Who was Sergey Prokudin-Gorsky? Russian photographer revealed as Google Doodle remembers him
- Google has honored Sergey Prokudin-Gorsky in the latest Google Doodle
- Prokudin-Gorsky helped to pioneer color photography in the early 20th century
- His groundbreaking photos helped to document life in Russia in the early 1900s
A century ago, Sergey Prokudin-Gorsky became well-known for his pioneering work in advancing color photography.
Now, Google has honored Prokudin-Gorsky on what would’ve been the influential photographer and chemist’s 155th birthday on August 30, 2018 with a new Google Doodle.
Here’s all you need to know about who he was and also what a Google Doodle is.
Sergey Prokudin-Gorsky was well-known for his revolutionary color photography techniques
Who was Sergey Prokudin-Gorsky?
Sergey Prokudin-Gorsky was a chemist and photographer known for his revolutionary work with color photography in the early 20th century.
He was born in Funikova Gora in the former Russian Empire on August 30, 1863 to parents of Russian nobility and a family that included a long history of military service.
After relocating to the city of Saint Petersburg, Prokudin-Gorsky studied chemistry at the Saint Petersburg State Institute of Technology and also studied painting and music at the Imperial Academy of Arts.
He soon joined the Imperial Russian Technical Society and became interested in photography, later establishing his own photography lab and studio in 1901 in Saint Petersburg.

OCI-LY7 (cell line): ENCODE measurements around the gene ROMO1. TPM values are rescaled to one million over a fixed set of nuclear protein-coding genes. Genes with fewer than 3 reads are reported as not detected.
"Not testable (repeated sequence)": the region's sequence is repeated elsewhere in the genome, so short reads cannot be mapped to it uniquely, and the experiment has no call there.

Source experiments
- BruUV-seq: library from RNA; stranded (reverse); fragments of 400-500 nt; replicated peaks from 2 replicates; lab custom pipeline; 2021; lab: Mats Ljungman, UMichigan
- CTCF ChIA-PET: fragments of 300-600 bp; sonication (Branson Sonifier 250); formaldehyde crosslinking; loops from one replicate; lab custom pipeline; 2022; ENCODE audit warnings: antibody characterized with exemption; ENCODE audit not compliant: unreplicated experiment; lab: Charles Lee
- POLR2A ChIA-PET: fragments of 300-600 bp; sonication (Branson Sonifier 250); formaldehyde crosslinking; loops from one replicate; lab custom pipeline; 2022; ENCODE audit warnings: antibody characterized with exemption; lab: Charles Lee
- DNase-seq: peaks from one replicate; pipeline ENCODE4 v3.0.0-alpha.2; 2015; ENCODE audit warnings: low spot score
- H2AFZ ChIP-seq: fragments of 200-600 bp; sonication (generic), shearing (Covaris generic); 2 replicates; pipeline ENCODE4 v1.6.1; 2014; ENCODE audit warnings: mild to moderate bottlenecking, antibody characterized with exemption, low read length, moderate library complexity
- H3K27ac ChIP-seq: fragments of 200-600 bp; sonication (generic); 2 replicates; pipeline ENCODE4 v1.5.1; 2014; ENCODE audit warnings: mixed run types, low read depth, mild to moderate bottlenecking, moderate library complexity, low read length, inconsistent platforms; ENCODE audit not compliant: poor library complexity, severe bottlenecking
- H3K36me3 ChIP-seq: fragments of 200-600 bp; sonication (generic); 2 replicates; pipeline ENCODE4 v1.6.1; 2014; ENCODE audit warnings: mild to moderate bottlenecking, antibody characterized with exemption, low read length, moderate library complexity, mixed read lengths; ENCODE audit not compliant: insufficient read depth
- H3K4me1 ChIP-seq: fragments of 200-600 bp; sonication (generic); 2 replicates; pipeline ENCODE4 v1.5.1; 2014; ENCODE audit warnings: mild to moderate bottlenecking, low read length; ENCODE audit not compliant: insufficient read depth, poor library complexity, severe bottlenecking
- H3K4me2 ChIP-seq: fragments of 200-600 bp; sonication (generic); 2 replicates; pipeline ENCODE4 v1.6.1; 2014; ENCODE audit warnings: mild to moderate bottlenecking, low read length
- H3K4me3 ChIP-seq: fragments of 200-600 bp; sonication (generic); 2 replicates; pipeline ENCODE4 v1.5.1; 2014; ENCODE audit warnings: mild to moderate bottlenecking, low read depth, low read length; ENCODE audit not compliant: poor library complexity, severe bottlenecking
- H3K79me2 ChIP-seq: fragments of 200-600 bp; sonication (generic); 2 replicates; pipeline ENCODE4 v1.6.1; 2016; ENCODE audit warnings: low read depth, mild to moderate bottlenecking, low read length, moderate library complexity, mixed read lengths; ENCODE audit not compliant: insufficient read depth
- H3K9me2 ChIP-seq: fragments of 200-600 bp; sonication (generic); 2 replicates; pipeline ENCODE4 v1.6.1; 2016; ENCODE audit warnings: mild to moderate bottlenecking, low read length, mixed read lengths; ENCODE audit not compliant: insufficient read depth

Not long afterwards, Prokudin-Gorsky studied color sensitization in Germany in 1902 and began to apply his knowledge of chemistry to his own photography, pioneering the three-color principle technique to greatly advance color photography.
Prokudin-Gorsky soon became known for his extensive portfolio of color photographs cataloguing life in early 20th century Russia, later obtaining permission and funding to document the country in color photography after impressing Tsar Nicholas II and his family in 1909 with his photo collection.
In this capacity, Prokudin-Gorsky amassed a collection of more than 10,000 color photographs of Russia in the early 1900s, offering important historical records concerning the nation’s people, architecture, landscapes and everyday life during the time period.
In addition to his pioneering work in color photography, Prokudin-Gorsky also served as president of the photography section of the Imperial Russian Technical Society starting in 1906 and was a member of the Royal Photographic Society in the UK from 1920 to 1932.
Prokudin-Gorsky died in Paris on September 27, 1944 at age 81, though his groundbreaking work in advancing color photography and documenting life in early 20th century Russia played a key role in both art and history that still resonates today.
What is a Google Doodle?
A Google Doodle is a temporary change to the homepage logo on Google’s website to reflect a significant anniversary, event, accomplishment, individual and the likes.
First introduced back in 1998 to recognize the Burning Man festival, Google Doodles were initially created by Google cofounders Sergey Brin and Larry Page and later by a group of outside contractors. Eventually, a special in-house team called Doodlers was establish to create them more consistently.
Many Google Doodles nowadays recognize holidays like St Patrick’s Day and New Year’s Eve. They’re also frequently used to commemorate notable individuals like Leonard Bernstein or to mark key events such as Ukraine Independence Day and Hungary State Foundation Day.